Just a Number
Saturday, October 23, 2010Tweet
About a week ago, I took a pregnancy test for the first time in my life.
I didn't want to, and I didn't think I was pregnant. Actually, I was about 99% sure I wasn't. And that is why I'm not going back to this gynecologist.
When I first went to this gynecologist a year ago, I was newly married and naturally had some questions for her. She was efficient and business-like, but did take the time to answer my questions. She seemed to know what Natural Family Planning was and didn't push birth control pills on me, so I was satisfied enough. The nurse beforehand had, of course, asked a lot of questions about my medical history and taken a lot of notes. Not surprising for a first visit.
This time, though, I was struck by how little they knew or cared about me as an individual.
When the nurse first took me back, she asked me questions I expected, like when was my last period. It then quickly became apparent that she hadn't bothered to look at my chart ahead of time. "Any surgeries?" Before I could answer she flipped back to my chart from last time. "Never mind, I see them." She seemed to be filling out a blank version of the exact same chart as last time.
"Sexually active?" "Sexually monogamous?" I was a little taken aback by this. Sure, it was standard enough information for a gynecologist to have, but it seemed a little insulting to ask the questions so briskly of a married woman. She may not have even realized I was married until she started to ask another question and then flipped back a chart and said, "You live -- with your husband?"
Without going into too much detail, I had brought my cycle charts because my current cycle was pretty screwed up. It looked to me like I just hadn't ovulated at all, but because I'd had a week of heavy spotting in the middle of the month, I knew I should bring it up. I started to explain about the various signs that were out of whack, but it was clear it all went over the nurse's head until I got to the part that I hadn't gotten my period when I expected to.
"You trying to get pregnant?" No, I explained, if I were pregnant I would have a consistently high basal temperature, but I had a consistently low one, as if I hadn't ovulated. But that wasn't my biggest concern--
She came back with a cup.
Naturally I had just used the bathroom before being called back (who wants a GYN exam with a full bladder?), so I had to suck down the contents of my water bottle, pace for five minutes, and then go pee in a cup. It was humiliating enough that I had to wait for my turn outside the one-person bathroom for a good five minutes holding a cup, and then bring a cup of my pee down the hallway back to the nurse, but the fact that it was completely unnecessary just made it all the worse.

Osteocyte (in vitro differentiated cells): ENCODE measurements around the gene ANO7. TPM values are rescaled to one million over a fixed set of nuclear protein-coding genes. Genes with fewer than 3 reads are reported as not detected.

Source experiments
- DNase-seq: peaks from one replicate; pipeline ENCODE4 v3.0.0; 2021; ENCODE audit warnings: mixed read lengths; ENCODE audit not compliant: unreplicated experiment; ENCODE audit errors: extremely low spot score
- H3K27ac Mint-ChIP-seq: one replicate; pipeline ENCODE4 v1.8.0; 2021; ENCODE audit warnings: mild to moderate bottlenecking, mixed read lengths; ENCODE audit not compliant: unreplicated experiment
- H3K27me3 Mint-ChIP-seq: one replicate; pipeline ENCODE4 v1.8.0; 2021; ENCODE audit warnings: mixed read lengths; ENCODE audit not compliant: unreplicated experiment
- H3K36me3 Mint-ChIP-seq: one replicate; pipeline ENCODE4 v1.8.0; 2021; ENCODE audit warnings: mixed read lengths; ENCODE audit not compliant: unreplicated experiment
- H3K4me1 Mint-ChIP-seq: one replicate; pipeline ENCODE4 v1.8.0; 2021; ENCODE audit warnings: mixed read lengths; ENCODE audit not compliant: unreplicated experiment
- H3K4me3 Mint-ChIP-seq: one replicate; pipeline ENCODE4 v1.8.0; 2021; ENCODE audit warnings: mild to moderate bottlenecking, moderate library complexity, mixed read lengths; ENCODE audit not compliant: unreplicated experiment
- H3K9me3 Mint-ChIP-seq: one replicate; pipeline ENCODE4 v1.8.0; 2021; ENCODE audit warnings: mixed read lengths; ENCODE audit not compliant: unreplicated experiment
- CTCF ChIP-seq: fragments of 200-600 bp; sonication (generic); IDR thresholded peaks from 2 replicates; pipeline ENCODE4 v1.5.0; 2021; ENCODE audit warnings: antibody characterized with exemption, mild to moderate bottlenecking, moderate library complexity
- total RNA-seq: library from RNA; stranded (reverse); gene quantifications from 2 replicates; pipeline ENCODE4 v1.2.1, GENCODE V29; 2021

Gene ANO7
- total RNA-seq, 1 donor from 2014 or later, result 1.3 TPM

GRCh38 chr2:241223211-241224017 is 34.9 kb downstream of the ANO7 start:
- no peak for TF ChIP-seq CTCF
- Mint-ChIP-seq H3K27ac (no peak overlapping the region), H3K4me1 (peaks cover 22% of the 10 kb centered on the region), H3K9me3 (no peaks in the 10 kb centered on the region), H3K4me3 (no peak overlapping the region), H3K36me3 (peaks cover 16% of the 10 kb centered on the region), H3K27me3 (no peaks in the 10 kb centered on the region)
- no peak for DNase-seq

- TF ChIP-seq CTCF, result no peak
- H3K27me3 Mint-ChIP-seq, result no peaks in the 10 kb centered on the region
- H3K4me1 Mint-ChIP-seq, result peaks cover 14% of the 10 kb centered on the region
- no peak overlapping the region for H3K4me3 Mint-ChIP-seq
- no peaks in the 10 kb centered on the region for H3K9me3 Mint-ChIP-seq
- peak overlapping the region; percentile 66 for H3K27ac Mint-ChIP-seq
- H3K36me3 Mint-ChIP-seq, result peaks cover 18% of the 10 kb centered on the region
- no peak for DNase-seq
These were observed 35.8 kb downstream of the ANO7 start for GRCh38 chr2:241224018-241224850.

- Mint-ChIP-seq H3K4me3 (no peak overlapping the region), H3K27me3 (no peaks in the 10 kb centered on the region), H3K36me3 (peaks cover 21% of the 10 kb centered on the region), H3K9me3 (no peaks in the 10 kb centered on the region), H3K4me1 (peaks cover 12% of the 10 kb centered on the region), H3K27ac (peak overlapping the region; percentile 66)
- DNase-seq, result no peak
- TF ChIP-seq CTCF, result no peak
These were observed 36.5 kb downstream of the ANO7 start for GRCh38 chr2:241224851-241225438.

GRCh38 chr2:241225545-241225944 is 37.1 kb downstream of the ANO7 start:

The nurse was unsurprised when the test showed I wasn't pregnant, and muttered about the doctor, "Just because you a week late she want to do a pregnancy test. You knew you weren't. You got a chart." Never mind she didn't have any clue what my cycle charts meant.
About five or ten minutes later, the doctor breezed in. "We just doing a pap smear or you need an STD test?"
A standard enough question, I'm sure, but I'd been interrogated enough between this and my last visit that she should have known that was an unnecessary question.
The exam itself only took about five minutes, but the kicker is that the second she looked at me she could tell I was about to start my period. So the pregnancy test was even more unnecessary.
Before she left she asked, "You need any refills on any -- wait --" she looked at my chart "--you're not taking any birth control or anything, right? You don't need a refill on anything?"
No, no refills.
"OK, you should get your results in three weeks. Call me if you don't." She turned to head out the door.
The nurse hadn't told her anything about the cycle I was concerned about. I described the symptoms, and she agreed it sounded like an anovulatory cycle and said it was nothing to worry about.
And that was that.
When I got home, I tried to find a gynecologist in the area who specializes in NFP (or the non-Catholic version, Fertility Awareness Method), but there's no one anywhere close that I can find. In any case, that might be a trade-off if they subscribe to CCL's notion that "responsible parenthood" means "being pregnant as much as possible."
At this point, though, I'd be happy with anyone who bothers to look at my chart before seeing me and knows that they don't have to ask me every time if I need an STD test.
I don't know if I have any NFP- or FAM-practicing readers, but anyone have any suggestions / similar stories?